Mayo council urged to provide new home for Educate Together school

Government shelved plan that could have seen up to 32 Catholic schools in county merge

Politicians and parents in Castlebar, Co Mayo, are urging the Department of Education to find a new premises for the town's first Educate Together national school, after the initial building it offered was deemed unfit for use by the school patron.

Among local representatives criticising the department was Independent councillor Michael Kilcoyne, who said the State had "loads of resources in Castlebar and needn't have depended on the church for a home for the school".

The premises offered to Educate Together was the former Burren National School, 8km outside Castlebar, which has been closed for over 30 years and is in significant disrepair.

Educate Together said the department had issued an unacceptable “ultimatum” this week to accept the school as a permanent home, prompting the department to accuse Educate Together of doing a U-turn on the deal.

Permanent solution

The department took a more conciliatory tone yesterday, with a spokesman saying it welcomed the view expressed by the multidenominational patron “that we can work together to find a permanent solution for an Educate Together school in Castlebar over the next 12 months”.

The row has highlighted problems with divesting schools from Catholic patronage, including a lack of progress on planned school amalgamations to make room for new patrons.

A value-for-money report prepared by the Department of Education two years ago identified 32 primary schools in Co Mayo – all of them of Catholic patronage – suitable for merger due to their small size and close proximity to one another.


The report was shelved, however, with Taoiseach Enda Kenny understood to have led the opposition at Cabinet to the amalgamation plans that were being prepared by former minister for education Ruairí Quinn.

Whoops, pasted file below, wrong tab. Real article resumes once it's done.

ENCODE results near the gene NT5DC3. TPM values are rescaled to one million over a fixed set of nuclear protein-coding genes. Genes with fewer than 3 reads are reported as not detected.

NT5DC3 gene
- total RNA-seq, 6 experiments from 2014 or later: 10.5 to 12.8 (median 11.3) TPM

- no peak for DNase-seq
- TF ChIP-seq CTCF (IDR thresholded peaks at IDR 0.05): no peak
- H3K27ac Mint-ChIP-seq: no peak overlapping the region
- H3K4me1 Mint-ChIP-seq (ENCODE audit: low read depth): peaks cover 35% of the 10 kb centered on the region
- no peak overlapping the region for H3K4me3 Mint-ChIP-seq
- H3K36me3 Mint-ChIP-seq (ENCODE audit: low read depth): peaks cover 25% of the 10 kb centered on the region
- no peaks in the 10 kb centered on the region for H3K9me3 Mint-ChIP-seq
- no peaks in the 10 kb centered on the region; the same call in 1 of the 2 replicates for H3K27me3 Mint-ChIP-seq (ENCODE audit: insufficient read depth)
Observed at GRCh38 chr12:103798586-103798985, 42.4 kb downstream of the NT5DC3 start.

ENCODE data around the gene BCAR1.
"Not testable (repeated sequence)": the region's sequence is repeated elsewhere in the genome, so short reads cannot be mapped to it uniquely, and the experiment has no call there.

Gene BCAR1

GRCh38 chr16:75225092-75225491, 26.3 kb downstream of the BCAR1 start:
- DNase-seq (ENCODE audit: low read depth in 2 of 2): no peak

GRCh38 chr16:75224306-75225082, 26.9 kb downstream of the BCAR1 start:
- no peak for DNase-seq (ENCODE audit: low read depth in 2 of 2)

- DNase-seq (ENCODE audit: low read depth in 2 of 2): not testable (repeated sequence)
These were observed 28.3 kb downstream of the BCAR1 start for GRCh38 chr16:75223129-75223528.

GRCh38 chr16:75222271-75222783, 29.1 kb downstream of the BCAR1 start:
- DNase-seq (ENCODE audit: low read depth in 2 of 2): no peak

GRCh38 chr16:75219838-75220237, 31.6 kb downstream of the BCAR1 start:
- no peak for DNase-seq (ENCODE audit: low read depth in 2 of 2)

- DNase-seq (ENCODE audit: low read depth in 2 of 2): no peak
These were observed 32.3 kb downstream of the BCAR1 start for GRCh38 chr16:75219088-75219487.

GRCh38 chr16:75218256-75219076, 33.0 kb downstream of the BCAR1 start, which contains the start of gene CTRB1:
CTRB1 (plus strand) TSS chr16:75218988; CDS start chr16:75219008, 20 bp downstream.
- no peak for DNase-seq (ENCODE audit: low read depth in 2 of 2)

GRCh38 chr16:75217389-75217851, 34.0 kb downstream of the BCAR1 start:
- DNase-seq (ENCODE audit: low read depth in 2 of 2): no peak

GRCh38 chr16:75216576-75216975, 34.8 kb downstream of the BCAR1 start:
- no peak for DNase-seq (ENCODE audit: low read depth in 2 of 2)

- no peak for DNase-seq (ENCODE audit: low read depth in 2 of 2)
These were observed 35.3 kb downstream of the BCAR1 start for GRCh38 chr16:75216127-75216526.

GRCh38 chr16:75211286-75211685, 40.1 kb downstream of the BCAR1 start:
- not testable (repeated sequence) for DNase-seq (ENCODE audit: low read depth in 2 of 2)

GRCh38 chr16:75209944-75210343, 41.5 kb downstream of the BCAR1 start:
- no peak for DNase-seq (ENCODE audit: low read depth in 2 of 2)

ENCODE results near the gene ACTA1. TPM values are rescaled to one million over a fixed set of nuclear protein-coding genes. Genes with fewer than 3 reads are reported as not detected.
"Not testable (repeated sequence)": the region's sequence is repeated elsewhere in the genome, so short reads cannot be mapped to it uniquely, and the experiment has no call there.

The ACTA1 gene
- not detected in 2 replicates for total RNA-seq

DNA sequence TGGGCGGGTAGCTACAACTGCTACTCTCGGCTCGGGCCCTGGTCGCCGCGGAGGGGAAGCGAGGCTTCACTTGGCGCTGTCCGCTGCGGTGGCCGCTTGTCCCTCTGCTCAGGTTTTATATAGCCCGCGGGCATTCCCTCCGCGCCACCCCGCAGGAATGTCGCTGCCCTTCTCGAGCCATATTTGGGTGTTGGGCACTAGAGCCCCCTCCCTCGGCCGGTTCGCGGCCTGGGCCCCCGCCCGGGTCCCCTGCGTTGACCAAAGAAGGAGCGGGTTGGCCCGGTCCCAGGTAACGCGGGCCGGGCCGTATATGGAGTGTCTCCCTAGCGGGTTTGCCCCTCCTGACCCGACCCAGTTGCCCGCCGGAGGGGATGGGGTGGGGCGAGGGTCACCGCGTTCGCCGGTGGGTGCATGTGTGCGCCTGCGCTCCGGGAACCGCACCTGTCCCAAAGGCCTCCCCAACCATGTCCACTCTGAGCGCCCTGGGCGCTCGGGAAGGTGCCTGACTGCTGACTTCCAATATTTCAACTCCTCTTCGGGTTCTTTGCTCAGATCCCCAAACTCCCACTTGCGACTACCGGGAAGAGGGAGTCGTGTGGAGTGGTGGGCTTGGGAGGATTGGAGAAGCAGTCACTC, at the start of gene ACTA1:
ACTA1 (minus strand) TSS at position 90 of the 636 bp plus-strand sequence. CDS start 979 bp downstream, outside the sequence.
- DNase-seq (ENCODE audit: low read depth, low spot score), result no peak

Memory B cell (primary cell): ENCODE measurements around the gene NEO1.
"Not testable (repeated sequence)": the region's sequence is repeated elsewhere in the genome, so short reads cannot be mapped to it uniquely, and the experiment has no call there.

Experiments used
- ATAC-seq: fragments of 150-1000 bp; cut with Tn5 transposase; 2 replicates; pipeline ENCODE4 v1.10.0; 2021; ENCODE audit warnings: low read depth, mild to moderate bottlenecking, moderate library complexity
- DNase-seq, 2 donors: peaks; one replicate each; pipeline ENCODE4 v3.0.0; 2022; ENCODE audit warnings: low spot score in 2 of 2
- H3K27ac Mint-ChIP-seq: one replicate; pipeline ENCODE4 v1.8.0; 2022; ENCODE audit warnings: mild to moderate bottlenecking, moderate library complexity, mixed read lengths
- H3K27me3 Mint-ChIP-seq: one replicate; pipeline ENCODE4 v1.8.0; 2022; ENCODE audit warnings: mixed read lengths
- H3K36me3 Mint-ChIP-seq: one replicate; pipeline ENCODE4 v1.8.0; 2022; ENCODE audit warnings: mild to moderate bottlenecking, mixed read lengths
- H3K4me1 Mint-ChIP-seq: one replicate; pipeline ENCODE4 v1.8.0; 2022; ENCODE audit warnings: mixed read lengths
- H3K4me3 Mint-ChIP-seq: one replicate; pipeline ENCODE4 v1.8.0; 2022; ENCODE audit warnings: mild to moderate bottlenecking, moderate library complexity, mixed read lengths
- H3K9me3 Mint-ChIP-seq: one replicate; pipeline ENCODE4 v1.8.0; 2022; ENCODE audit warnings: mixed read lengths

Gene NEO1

Educate Together chief executive Paul Rowe acknowledged that amalgamations would help on a national basis, but he added that "the constitutional and human rights of parents to equality-based education should never be based on the actions of the Catholic Church, or the availability of State premises at a particular time".

Documents obtained by The Irish Times under the Freedom of Information Act earlier this year showed that two pairs of small Catholic schools outside Castlebar had been on the list for proposed amalgamation, which could have created a vacant premises.

The proposed mergers were of Clogher NS with Burriscarra NS; and Scoil Gort An Éadain with Craggagh NS.

Two other amalgamations were proposed outside Westport, one of which involved Carrakennedy National School, where Mr Kenny used to teach.

St Joseph’s National School in Mr Kenny’s home parish of Islandeady was on a separate list of one- and two-teacher schools facing possible merger with larger schools in the vicinity.

St Joseph’s is located 4.3km from a three-teacher school south of Castlebar.

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